Avatar Portraits .:. kentbrewster.com

Some generative Canvas magic, with a little help from the Twitter API and YQL's instant-data-URI converter. To try it out, enter your Twitter nickname down there where you see mine, which is kentbrew.

What's Going On Here?

We're calling the Twitter API from Yahoo! Query Language, receiving an image URL for your avatar, converting it to a data:uri, and returning its base64-encoded value as JSON with a callback.

Then we create an image on the client, load it with the data YQL gave us, and stretch it to fit our (comparatively very large) canvas tag.

Since we've created the image locally, the usual canvas security restrictions don't apply and we're free to sample pixels. We do this, collecting color values and positions, and then we start drawing circles with random sizes and tiny random offsets from where each color sample was taken.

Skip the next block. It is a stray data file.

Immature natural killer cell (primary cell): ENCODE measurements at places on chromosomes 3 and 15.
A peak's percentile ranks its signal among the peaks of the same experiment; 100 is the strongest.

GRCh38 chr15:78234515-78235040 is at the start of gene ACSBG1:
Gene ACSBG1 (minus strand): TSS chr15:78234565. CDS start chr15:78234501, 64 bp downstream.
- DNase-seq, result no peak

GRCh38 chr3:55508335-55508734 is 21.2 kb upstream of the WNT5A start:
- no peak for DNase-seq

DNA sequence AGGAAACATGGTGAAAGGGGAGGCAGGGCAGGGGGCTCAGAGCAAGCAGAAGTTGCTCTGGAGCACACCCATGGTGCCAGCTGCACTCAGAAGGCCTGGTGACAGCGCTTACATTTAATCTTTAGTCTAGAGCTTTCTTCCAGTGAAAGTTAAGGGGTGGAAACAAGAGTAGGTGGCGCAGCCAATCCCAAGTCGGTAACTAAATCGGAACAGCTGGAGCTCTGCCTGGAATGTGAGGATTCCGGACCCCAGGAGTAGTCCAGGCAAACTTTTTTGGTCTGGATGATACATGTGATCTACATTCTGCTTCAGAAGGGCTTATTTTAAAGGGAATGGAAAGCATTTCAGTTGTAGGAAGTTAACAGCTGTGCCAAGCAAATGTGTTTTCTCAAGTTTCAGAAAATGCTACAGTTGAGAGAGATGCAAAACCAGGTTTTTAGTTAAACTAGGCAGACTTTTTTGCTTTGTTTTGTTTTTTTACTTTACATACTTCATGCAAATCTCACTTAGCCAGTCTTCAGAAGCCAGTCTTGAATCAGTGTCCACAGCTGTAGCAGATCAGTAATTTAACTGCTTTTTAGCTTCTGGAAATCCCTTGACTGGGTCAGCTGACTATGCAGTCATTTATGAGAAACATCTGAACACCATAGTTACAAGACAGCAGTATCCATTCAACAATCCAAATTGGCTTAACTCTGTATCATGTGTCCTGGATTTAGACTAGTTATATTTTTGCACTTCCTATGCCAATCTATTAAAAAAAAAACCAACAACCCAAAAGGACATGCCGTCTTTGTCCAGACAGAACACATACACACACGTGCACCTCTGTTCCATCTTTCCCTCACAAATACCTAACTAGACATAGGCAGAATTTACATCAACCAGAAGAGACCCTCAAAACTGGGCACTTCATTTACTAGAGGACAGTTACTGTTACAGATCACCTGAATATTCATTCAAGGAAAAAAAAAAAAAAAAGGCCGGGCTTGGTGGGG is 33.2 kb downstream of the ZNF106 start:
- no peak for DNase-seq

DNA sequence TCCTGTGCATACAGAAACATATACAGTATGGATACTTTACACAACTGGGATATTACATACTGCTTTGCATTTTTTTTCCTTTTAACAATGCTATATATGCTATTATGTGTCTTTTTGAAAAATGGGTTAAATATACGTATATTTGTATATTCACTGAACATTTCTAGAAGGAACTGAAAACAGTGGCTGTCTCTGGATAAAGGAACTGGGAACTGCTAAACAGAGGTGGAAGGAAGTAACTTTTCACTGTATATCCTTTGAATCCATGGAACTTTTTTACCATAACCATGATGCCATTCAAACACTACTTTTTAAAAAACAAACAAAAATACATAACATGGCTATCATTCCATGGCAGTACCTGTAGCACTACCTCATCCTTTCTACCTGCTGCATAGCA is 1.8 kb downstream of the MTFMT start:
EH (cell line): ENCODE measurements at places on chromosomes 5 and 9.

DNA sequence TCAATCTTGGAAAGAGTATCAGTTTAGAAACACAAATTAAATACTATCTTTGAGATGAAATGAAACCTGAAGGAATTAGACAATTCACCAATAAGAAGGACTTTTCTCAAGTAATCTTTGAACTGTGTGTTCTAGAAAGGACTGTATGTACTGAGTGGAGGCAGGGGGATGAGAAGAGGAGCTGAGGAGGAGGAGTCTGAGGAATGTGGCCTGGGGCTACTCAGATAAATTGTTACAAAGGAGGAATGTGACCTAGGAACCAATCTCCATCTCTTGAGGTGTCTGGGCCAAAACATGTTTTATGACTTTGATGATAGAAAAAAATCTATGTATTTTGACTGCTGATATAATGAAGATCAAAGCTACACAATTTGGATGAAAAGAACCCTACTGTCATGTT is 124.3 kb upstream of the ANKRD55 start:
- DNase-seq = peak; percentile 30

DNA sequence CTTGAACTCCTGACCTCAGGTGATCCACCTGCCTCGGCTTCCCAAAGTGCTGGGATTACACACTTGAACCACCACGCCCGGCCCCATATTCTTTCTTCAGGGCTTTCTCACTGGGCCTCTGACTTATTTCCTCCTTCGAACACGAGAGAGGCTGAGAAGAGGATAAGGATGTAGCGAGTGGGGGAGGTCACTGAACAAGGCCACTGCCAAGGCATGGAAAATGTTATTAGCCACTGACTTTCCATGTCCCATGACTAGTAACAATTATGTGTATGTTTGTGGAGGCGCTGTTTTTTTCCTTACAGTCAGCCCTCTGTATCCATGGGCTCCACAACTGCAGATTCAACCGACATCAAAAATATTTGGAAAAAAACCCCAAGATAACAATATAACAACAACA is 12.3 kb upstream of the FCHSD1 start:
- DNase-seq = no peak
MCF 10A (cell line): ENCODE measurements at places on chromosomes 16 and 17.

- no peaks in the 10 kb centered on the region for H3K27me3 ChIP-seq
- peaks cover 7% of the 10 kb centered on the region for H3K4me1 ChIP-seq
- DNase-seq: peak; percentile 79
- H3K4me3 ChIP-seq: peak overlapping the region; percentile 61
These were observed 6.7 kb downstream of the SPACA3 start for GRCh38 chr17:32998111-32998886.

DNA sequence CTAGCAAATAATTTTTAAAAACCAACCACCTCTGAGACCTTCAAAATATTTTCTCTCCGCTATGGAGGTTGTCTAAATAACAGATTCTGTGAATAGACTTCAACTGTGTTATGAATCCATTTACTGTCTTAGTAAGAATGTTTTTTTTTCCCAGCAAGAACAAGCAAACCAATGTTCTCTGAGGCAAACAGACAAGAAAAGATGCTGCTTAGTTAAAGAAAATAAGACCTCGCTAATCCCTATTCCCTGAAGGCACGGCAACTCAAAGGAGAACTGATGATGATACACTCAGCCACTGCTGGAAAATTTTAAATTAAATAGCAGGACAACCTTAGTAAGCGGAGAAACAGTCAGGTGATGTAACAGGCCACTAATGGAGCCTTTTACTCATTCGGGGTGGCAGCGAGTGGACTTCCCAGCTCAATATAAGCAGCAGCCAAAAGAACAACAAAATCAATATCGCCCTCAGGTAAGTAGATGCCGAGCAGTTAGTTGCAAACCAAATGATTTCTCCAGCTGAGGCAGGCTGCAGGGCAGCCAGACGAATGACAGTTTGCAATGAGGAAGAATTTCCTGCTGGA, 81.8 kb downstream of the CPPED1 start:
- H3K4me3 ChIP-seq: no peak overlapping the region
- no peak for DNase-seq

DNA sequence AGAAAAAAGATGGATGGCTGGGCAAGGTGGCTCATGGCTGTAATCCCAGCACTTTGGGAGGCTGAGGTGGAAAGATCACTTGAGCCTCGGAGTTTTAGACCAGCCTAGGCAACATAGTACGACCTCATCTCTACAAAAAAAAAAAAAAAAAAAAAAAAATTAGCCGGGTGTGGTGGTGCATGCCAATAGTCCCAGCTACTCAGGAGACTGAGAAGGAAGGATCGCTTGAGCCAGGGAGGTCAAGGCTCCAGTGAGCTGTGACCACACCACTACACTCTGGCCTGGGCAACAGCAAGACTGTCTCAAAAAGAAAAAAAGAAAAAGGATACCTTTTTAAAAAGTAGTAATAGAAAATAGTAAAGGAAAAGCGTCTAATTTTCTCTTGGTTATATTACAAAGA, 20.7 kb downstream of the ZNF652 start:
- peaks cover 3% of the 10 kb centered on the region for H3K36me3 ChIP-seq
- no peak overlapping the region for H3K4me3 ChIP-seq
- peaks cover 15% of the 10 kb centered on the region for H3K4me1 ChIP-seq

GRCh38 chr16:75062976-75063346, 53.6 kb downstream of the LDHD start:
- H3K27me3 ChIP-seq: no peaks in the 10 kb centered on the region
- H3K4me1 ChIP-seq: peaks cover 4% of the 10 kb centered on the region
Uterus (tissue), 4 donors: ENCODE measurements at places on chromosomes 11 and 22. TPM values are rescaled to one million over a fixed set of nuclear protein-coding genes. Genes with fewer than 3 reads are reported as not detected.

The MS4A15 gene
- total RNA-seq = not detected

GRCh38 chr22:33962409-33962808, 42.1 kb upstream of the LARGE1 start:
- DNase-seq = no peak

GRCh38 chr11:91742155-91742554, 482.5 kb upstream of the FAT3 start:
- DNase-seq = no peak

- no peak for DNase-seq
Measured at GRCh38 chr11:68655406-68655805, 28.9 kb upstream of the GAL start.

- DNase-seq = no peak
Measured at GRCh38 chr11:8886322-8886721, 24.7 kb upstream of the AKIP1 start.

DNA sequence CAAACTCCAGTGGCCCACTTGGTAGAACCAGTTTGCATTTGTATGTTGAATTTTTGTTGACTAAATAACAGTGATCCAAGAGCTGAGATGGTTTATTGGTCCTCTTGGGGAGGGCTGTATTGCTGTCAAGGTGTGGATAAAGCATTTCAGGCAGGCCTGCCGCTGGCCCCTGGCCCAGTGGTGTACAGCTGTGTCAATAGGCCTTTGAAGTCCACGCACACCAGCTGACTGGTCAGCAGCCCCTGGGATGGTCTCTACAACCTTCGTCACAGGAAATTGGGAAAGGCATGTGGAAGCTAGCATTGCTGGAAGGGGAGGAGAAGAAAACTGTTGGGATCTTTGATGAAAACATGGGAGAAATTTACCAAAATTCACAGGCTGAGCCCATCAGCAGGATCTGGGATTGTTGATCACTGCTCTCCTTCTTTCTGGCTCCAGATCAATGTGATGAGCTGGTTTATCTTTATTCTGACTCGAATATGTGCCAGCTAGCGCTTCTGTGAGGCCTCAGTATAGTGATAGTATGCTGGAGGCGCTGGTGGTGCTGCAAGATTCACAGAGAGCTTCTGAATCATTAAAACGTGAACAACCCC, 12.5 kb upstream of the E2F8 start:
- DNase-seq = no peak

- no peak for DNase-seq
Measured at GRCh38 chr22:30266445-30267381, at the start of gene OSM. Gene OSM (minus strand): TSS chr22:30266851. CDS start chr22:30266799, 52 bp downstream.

We let this run for about 20 seconds; this is long enough to develop most of what you're going to get, while leaving some of the interesting batik/pastel texture intact.

Things to Do and Notice

The result can be surprisingly complex and fun to watch. I've noticed that intensely-colored logos seem to work nicely; see Etsy, ProgrammableWeb, YCombinator, BoingBoing, or Google. Also pretty awesome: those EightBit.Me avatars. Adrianocastro, noahmittman, and ladyfox14 are all looking great.

The default image is my own Twitter avatar. If you're a fan of this sort of thing, you might want to consider following me.

If you'd like to save one of these images, smarter Web browsers like Firefox will allow you to drag and drop to your desktop or save it the way you usually save an image.

The handwritten font was made by the talented Kimberly Geswein and distributed through the Google Web Fonts project.


So far this works on everything I've tried, including my iPhone. As far as I know this should run on IE; I think I've done the right things with the Excanvas library.


This one's pretty straightforward; if you were to save this page to your desktop and drag it into your browser, it would come right up and run. There might be 75 lines of JavaScript in here, with a bit of CSS to make things pretty.

As always, please have fun with this, and do let me know how it goes.

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